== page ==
cinema · DVD & Digital

Film review: Settlers

Writer and director Wyatt Rockefeller boldly embarks onto the Martian frontier for his feature debut Settlers, a dystopian sci-fi western. The plot centres around parents Reza (Jonny Lee Miller) and Ilsa (Sofia Boutella) as they seek refuge whilst striving to build a prosperous life for their young daughter Remmy (Brooklynn Prince). When their home is threatened by the mysterious Jerry (Ismael Cruz Cordova), the family face a desperate battle for survival.

Continue reading “Film review: Settlers”
DVD & Digital · Interviews

Settlers Interview: Wyatt Rockefeller – ‘Film is an emotional medium. Audiences don’t see something unless they feel it’.

Set on an evolving Martian frontier in an unknown future, sci-fi drama Settlers centres around a family’s battle for survival. As parents Reza (Jonny Lee Miller) and Ilsa (Sofia Boutella) try to build a life for their daughter Remmy (Brooklynn Prince), their home is threatened by mysterious stranger Jerry (Ismael Cruz Cordova) who is looking for answers. I took the opportunity to sit down with the writer and director Wyatt Rockefeller to chat about his striking debut…

You’ve had quite the journey to finally making your first feature, after lots of shorts, commercials, and docs and a break for politics too. What was it about Settlers that made you take the plunge?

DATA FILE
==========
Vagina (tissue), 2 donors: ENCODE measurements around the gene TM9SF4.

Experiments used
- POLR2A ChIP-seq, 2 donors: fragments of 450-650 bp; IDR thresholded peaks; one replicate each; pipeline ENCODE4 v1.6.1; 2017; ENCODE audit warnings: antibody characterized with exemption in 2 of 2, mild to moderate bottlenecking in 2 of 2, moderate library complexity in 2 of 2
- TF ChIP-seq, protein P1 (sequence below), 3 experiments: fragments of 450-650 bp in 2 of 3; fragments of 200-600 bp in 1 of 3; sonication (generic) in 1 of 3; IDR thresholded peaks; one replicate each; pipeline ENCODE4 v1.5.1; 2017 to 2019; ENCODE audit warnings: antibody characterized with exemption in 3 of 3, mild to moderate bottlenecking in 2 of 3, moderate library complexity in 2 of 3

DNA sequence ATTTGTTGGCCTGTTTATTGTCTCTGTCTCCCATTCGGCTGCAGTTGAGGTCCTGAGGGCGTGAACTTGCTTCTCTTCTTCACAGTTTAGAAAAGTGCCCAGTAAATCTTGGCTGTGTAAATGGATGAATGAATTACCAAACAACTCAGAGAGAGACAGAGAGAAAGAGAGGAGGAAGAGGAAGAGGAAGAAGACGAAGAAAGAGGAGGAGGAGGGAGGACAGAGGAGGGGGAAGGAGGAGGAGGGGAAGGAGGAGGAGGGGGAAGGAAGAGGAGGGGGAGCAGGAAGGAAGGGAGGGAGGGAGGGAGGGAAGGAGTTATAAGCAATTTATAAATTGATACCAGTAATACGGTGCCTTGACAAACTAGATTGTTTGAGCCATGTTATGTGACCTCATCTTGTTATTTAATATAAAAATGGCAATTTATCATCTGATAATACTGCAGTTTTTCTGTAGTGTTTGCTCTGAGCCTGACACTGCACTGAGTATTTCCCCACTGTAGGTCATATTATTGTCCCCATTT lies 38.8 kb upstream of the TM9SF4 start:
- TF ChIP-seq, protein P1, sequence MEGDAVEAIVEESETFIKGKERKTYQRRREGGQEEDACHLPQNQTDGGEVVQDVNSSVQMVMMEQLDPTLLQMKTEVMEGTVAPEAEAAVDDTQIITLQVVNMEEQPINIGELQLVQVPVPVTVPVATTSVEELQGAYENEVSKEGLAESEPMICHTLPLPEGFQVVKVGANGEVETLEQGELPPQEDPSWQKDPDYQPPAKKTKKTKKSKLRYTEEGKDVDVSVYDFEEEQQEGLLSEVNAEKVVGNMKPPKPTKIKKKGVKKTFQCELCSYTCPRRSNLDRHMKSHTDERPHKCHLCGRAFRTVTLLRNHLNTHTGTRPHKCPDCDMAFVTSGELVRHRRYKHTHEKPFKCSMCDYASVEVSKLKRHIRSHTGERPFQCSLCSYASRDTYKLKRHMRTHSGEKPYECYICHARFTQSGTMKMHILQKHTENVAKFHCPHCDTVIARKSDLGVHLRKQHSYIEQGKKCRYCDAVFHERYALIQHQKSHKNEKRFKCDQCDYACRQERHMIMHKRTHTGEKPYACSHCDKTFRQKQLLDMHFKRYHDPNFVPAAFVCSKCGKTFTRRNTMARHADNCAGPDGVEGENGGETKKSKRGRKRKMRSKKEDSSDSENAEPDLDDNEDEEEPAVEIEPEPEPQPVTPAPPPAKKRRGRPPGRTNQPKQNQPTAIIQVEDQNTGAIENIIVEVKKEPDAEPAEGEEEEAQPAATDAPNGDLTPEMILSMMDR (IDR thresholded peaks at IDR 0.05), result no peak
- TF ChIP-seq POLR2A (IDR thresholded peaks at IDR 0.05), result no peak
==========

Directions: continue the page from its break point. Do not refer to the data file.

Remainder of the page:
Well, when I first had the idea for Settlers, I was actually working on another feature to come off the heels of one of my shorts. I had the spark of an idea and then it all came really quickly. It hit me at a gut level which is a good sign! I mentioned it to a few producers including my wife who’s actually one of the producers on this, and the story really told itself. Within 15 minutes, I had the plot in my head right up until Jerry puts the gun on the table.

Continue reading “Settlers Interview: Wyatt Rockefeller – ‘Film is an emotional medium. Audiences don’t see something unless they feel it’.”
DVD & Digital

Film review: The Birthday Cake

An amazing ensemble cast has come together for gangster drama The Birthday Cake, the directorial debut of Jimmy Giannopoulos. The contained ‘day in the life’ plot centres around Gio (Shiloh Fernandez), the youngest footsoldier of an Italian American organised crime family who, as a tradition, continue to celebrate the birthday of their late patriarch. To mark the tenth anniversary of his passing, an extra special gathering is arranged, and Gio’s mother Sofia (Lorraine Bracco) assigns him the task of delivering the cake. He arrives to a warm reception from Angelo (Val Kilmer), Joey (John Magaro), Vito (Vincent Pastore), Ricardo (William Fichtner), and more. However, when it transpires that Leo (Emory Cohen) is missing, a chain of events is set in motion that reveal a dark secret from his past.

Continue reading “Film review: The Birthday Cake”
DVD & Digital

Film review: Giddy Stratospheres